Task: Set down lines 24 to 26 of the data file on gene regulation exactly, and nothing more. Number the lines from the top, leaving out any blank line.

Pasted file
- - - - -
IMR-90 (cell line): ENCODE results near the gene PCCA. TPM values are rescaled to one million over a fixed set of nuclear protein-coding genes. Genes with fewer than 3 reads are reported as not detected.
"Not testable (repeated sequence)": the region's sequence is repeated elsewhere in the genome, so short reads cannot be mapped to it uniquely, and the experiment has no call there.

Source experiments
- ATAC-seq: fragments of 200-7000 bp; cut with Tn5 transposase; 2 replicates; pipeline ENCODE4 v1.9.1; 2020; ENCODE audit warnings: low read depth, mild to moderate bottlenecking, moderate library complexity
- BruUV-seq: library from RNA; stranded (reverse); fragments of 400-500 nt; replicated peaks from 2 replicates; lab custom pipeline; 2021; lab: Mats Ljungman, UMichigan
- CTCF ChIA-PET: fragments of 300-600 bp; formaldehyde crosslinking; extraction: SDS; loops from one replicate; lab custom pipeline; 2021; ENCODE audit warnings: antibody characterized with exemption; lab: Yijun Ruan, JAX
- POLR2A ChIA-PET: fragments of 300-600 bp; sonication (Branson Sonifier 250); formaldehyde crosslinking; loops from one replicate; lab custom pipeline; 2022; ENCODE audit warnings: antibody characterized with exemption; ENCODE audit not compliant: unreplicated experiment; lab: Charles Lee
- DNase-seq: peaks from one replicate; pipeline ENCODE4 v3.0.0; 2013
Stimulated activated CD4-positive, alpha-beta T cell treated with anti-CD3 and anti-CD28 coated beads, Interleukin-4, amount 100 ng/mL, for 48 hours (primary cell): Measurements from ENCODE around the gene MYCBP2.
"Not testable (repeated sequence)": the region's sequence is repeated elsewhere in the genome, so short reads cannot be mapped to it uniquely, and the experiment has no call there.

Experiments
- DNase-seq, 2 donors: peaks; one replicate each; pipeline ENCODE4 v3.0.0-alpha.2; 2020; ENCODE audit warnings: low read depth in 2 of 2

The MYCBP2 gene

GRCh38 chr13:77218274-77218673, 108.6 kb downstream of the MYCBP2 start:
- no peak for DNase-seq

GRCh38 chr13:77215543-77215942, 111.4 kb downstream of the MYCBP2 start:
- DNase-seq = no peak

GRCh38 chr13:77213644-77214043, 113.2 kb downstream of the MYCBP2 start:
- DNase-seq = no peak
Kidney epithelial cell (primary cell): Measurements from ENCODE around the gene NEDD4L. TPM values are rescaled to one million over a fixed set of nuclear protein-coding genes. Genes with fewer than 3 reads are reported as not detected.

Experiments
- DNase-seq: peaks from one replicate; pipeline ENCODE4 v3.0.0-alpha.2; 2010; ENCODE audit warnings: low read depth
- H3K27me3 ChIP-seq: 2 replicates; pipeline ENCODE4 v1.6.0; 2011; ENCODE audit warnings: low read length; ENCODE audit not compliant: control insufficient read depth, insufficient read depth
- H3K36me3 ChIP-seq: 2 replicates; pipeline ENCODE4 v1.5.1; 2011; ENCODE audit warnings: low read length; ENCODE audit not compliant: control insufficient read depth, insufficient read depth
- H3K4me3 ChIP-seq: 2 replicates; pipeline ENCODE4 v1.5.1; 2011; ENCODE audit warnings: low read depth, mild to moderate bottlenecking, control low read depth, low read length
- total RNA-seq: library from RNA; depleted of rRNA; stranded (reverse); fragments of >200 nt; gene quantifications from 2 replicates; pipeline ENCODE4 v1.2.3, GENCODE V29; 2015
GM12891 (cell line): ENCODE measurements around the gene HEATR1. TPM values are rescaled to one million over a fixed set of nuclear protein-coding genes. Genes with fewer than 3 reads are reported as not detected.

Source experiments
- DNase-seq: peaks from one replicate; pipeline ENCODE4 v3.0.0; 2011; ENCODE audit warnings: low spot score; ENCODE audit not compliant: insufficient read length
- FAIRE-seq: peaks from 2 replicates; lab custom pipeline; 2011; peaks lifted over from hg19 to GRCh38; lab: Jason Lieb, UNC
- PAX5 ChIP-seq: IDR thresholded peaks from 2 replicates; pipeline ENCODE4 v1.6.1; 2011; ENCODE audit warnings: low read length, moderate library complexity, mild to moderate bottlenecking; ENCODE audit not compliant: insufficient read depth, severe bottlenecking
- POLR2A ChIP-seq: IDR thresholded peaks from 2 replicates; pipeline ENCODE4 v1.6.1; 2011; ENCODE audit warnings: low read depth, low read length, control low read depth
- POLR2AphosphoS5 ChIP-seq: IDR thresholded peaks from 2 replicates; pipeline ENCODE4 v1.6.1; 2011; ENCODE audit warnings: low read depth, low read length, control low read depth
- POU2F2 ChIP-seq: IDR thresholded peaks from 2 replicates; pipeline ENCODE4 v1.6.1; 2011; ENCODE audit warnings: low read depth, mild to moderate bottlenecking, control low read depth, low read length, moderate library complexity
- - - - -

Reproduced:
- H3K36me3 ChIP-seq: 2 replicates; pipeline ENCODE4 v1.5.1; 2011; ENCODE audit warnings: low read length; ENCODE audit not compliant: control insufficient read depth, insufficient read depth
- H3K4me3 ChIP-seq: 2 replicates; pipeline ENCODE4 v1.5.1; 2011; ENCODE audit warnings: low read depth, mild to moderate bottlenecking, control low read depth, low read length
- total RNA-seq: library from RNA; depleted of rRNA; stranded (reverse); fragments of >200 nt; gene quantifications from 2 replicates; pipeline ENCODE4 v1.2.3, GENCODE V29; 2015